What Is an Oxygen Tank?
Oxygen tanks are a type of storage system that holds oxygen or liquid oxygen in a pressurized container. The size and appearance of an oxygen tank can vary depending on the purpose of the container, where it is used and the mobility requirements.
Using Oxygen Tanks in Medical Therapy
Oxygen therapy, the term used to describe oxygen that doctors prescribe, requires a medical oxygen tank and an appropriate breathing device. Doctors use oxygen therapy in emergency rooms, during surgical procedures and on a long term basis for patients who require oxygen for a medical condition.
Long Term Oxygen therapy may be required for medical conditions such as:
- Chronic Obstructive Pulmonary Disease
- Pulmonary Hypertension
- Congestive Heart Failure
- Cystic Fibrosis
- Lung Cancer
- Alpha 1
Getting oxygen from the tank to the individual usually requires a mask or nasal cannula. The mask and nasal cannula are usually attached to the tank via a hose. A mask is then placed on the individualâ€™s face over the mouth and nose. A nasal cannula is placed directly in the nostrils.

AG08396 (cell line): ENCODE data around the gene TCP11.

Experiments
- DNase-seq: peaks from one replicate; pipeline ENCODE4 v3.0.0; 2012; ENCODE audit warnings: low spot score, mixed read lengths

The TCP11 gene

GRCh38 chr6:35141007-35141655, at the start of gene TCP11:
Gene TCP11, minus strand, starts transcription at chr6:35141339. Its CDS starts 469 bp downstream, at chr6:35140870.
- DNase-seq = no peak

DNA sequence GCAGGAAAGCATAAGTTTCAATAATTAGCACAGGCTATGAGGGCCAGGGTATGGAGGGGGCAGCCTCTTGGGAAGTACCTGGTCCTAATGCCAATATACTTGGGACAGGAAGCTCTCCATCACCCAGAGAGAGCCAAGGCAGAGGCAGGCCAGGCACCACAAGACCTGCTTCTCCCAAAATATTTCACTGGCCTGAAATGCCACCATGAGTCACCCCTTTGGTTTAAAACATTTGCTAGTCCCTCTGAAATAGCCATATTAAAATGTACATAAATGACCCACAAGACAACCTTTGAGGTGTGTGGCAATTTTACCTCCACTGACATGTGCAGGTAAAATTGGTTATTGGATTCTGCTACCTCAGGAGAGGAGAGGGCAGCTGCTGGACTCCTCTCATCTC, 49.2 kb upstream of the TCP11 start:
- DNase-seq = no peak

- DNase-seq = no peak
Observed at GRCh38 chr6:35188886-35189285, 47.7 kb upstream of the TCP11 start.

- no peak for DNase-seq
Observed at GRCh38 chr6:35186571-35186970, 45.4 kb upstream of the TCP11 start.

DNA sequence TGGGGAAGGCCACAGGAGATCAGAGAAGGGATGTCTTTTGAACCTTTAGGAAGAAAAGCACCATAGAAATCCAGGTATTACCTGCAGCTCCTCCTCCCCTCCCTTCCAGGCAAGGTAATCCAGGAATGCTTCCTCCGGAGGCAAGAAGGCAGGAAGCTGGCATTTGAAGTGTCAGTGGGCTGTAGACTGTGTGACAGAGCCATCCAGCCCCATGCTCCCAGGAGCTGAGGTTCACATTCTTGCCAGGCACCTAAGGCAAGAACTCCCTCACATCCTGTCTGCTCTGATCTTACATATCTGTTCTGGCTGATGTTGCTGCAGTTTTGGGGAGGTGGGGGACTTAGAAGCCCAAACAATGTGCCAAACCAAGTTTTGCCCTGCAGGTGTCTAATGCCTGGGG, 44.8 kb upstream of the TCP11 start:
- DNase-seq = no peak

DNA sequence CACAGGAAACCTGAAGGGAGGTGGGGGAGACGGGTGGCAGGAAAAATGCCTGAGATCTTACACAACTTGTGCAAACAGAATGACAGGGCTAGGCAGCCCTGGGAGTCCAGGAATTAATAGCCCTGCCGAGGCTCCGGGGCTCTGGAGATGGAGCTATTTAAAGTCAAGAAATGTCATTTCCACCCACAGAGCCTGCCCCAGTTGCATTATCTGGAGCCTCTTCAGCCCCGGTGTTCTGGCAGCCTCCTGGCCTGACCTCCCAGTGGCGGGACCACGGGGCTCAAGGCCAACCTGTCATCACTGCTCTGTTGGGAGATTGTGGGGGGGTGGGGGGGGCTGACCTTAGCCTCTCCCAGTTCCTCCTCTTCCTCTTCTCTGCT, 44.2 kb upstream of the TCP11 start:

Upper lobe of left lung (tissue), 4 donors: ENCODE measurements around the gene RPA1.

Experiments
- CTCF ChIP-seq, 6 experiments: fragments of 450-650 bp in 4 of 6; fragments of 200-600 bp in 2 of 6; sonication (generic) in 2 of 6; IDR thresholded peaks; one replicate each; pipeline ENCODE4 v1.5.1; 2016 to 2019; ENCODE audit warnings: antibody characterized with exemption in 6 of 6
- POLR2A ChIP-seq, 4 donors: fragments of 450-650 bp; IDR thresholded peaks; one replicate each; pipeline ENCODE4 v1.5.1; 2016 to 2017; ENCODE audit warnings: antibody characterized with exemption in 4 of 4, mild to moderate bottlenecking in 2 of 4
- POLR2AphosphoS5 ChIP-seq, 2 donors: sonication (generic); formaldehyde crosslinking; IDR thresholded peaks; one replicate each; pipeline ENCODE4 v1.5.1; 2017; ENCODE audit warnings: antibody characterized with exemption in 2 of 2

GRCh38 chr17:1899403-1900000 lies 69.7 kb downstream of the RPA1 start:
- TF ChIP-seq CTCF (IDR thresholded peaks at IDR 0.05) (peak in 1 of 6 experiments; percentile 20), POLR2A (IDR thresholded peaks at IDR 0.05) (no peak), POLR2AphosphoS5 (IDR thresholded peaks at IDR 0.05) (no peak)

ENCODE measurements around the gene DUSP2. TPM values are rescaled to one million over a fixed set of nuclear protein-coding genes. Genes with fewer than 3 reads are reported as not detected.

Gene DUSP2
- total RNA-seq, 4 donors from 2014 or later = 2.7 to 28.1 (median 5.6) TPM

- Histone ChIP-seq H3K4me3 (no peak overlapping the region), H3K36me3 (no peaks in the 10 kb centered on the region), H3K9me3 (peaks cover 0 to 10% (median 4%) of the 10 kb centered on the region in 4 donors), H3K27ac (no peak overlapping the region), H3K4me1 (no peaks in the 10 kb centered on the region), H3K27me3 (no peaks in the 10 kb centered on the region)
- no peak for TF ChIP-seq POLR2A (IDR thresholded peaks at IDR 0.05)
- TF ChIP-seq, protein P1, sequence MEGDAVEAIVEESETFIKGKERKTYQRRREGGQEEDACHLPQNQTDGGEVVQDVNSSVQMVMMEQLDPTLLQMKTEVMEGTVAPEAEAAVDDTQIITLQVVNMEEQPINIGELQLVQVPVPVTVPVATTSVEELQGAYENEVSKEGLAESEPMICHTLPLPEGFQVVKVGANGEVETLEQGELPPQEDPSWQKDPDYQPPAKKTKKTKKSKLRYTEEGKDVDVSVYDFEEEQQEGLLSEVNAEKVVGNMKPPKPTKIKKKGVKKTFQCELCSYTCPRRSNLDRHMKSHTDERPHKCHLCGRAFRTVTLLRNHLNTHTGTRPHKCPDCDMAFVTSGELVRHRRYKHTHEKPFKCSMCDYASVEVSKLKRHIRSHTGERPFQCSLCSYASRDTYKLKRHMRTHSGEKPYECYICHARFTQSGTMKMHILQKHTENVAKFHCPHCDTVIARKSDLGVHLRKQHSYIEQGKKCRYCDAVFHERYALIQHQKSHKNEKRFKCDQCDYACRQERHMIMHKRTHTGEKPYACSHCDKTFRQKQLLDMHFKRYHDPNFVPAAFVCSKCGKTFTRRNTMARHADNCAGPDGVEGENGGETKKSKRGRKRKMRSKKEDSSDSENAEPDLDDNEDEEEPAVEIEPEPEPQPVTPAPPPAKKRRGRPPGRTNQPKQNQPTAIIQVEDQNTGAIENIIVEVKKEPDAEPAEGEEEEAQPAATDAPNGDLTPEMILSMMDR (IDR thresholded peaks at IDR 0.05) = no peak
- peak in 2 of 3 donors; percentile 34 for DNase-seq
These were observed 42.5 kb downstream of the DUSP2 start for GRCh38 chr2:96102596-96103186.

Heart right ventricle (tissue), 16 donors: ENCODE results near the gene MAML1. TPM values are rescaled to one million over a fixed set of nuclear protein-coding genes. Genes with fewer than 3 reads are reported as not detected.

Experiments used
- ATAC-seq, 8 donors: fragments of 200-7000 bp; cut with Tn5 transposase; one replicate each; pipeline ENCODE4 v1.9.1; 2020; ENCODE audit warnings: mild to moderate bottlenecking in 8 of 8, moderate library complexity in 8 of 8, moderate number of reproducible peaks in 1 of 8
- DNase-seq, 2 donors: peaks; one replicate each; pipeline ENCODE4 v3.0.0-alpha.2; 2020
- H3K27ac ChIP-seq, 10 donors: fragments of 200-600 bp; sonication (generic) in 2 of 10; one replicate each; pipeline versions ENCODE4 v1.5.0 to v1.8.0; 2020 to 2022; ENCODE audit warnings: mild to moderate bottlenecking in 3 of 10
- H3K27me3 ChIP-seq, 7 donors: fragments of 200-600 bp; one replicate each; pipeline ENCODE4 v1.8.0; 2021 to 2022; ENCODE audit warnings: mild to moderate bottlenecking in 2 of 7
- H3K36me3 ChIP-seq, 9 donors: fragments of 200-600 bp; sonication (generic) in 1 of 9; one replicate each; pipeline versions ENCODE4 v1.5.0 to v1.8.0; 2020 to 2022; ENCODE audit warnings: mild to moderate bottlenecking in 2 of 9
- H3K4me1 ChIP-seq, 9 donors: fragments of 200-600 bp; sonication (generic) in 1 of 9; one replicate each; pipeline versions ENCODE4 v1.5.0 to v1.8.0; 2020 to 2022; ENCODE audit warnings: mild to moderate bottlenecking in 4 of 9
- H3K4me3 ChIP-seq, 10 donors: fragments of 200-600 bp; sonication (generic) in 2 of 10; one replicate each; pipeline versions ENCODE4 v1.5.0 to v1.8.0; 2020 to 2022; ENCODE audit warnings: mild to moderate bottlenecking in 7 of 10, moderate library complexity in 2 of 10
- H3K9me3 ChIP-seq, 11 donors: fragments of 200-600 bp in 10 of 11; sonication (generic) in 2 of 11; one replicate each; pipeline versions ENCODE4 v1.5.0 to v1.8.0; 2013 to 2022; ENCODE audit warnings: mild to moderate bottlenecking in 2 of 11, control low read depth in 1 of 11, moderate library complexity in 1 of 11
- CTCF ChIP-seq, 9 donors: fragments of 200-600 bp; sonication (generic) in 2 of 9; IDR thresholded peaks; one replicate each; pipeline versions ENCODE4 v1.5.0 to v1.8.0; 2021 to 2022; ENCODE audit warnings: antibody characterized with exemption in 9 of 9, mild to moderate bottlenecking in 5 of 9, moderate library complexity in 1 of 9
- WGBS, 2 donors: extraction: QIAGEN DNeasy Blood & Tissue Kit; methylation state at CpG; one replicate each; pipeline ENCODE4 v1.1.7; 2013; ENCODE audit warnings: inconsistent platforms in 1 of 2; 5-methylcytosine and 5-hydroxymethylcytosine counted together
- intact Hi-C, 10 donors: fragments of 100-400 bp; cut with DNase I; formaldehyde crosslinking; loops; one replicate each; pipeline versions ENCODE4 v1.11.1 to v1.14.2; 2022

Although oxygen tanks are the containers that hold pressurized oxygen, they are used in several different settings and situations. The proper use of a medical oxygen tank and its dimensions will vary based on the tank a doctor determines is mostÂ appropriate.
Medical Oxygen Tank Safety
Many patients who use home and portable oxygen tanks wonder about the safety of storing the tanks. When care is taken in using and storing the tanks, the potential for fire and other hazards is minimized.
Precautions around oxygen tanks are as follows:
- Keep the tanks at least ten feet from stoves, fireplaces, candles or any other open flame.
- Do not smoke while on oxygen therapy, and do not allow others to smoke near you.
- Do not use electric razors near oxygen tanks due to the potential for sparks.
- Do not use oil, grease or other petroleum-based productsÂ on or near the tank, and do not use petroleum-based products on your skin while using the tank.
- Mark each room where you have a tank with signs stating there are oxygen cylinders in use.
- Ensure that all the smoke detectors in the house are working.
- Alert the fire department and all utility companies that there is home oxygen therapy in use. They can help if there is a loss of power or failure of service.
- Keep tubing well out of the way,Â and do not let it become bound up in furniture or create a tripping hazard.
Unfortunately, oxygen tanks can be burdensome. Portable oxygen concentrators are an alternative method for medical oxygen therapy.Â Learn about the pros and cons of oxygen tanks and oxygen concentrators here.